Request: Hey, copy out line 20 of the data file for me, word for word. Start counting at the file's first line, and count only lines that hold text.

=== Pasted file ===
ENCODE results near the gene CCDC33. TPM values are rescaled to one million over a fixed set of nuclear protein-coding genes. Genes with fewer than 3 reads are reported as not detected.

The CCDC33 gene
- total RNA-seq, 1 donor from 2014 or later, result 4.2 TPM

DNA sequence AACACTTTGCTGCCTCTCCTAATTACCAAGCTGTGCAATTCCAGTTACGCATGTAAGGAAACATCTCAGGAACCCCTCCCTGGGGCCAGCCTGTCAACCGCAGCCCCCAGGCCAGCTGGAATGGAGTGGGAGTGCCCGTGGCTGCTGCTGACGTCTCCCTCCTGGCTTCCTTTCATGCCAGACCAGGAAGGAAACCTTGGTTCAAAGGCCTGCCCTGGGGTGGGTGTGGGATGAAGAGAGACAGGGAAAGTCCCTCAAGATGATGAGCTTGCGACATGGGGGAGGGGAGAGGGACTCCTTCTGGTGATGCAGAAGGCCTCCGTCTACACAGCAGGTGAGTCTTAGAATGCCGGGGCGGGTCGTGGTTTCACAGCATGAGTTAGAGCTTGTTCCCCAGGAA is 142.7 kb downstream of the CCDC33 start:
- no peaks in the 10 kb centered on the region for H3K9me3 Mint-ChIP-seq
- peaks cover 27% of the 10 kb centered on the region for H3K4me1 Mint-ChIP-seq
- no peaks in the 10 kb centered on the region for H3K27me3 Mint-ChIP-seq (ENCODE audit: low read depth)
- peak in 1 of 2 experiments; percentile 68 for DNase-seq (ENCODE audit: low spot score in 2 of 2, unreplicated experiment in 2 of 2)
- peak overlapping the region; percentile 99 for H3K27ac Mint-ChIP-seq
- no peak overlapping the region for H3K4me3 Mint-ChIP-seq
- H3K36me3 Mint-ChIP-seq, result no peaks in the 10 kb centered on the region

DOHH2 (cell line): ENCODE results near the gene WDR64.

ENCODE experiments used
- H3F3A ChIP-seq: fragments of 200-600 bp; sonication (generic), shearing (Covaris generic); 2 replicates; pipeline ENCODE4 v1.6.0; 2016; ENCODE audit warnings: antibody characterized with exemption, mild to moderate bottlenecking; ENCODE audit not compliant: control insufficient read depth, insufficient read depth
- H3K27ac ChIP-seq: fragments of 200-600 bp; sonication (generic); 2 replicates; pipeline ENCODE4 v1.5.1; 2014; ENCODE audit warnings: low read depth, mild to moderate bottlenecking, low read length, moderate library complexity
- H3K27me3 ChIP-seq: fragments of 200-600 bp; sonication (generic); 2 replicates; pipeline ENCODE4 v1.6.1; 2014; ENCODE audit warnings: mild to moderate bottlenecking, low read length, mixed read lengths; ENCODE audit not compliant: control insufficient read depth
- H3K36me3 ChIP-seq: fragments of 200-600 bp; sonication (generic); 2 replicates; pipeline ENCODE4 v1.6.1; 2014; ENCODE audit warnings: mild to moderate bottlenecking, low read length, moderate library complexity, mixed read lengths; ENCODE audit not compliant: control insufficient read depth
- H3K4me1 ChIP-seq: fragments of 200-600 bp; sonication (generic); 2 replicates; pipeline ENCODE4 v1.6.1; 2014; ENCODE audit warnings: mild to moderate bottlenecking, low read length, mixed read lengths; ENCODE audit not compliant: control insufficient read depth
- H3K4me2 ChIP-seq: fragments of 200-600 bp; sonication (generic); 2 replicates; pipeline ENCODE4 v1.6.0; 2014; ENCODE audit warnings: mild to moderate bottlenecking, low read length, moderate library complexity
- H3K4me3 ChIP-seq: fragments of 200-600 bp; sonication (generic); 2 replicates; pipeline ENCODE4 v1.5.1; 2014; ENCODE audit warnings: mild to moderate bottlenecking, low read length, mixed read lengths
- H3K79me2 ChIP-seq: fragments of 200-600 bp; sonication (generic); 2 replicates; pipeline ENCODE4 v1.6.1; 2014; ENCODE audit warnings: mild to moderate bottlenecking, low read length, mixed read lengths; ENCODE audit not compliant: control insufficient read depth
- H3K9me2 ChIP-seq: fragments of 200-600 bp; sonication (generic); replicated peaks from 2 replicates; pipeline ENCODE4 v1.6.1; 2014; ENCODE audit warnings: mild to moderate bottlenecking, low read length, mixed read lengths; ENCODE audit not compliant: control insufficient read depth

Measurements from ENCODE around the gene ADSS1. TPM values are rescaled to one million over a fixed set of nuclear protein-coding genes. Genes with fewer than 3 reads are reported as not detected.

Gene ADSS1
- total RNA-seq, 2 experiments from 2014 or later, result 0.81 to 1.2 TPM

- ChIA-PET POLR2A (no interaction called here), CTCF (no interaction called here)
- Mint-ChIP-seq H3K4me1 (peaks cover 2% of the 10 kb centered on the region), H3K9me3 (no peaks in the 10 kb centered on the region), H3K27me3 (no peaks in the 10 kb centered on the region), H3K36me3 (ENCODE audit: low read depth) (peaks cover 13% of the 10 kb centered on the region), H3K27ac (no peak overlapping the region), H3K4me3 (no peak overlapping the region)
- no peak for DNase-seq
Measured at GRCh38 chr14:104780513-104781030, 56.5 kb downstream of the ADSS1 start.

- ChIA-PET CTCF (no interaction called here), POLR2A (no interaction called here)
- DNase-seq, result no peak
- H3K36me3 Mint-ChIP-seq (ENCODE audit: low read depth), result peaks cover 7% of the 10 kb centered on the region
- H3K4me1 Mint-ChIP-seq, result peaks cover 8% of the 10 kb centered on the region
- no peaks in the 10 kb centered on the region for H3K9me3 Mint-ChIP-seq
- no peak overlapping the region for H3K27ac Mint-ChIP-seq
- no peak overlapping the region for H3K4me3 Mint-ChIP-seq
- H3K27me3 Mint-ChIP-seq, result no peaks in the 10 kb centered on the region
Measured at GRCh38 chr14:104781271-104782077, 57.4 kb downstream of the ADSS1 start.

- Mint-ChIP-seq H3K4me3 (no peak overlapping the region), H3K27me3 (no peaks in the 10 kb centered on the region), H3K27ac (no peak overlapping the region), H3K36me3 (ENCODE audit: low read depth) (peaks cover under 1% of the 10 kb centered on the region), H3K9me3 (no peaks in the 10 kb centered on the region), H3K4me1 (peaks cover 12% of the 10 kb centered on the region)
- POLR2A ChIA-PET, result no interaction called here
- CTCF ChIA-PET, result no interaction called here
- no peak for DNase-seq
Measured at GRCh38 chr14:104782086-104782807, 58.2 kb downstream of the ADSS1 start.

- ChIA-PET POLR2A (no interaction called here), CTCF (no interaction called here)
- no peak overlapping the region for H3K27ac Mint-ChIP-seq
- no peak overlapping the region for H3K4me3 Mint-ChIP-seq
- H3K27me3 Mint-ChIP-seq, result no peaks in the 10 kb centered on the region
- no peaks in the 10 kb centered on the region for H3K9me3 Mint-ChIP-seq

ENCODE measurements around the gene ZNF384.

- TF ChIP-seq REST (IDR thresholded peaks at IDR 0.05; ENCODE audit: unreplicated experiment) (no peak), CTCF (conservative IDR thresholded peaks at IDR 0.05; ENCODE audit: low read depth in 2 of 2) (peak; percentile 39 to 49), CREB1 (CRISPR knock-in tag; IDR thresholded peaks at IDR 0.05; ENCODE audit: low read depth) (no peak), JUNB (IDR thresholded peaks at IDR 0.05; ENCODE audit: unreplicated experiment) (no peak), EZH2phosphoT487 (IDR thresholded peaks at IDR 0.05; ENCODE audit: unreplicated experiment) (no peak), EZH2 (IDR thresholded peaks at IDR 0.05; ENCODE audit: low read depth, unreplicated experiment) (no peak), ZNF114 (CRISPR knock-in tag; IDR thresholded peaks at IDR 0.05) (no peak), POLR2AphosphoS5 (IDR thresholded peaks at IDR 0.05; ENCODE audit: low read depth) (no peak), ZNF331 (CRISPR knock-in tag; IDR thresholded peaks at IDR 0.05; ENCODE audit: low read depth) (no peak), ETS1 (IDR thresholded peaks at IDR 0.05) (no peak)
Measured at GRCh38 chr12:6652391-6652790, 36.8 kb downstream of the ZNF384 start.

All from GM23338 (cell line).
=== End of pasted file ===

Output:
- H3K4me3 ChIP-seq: fragments of 200-600 bp; sonication (generic); 2 replicates; pipeline ENCODE4 v1.5.1; 2014; ENCODE audit warnings: mild to moderate bottlenecking, low read length, mixed read lengths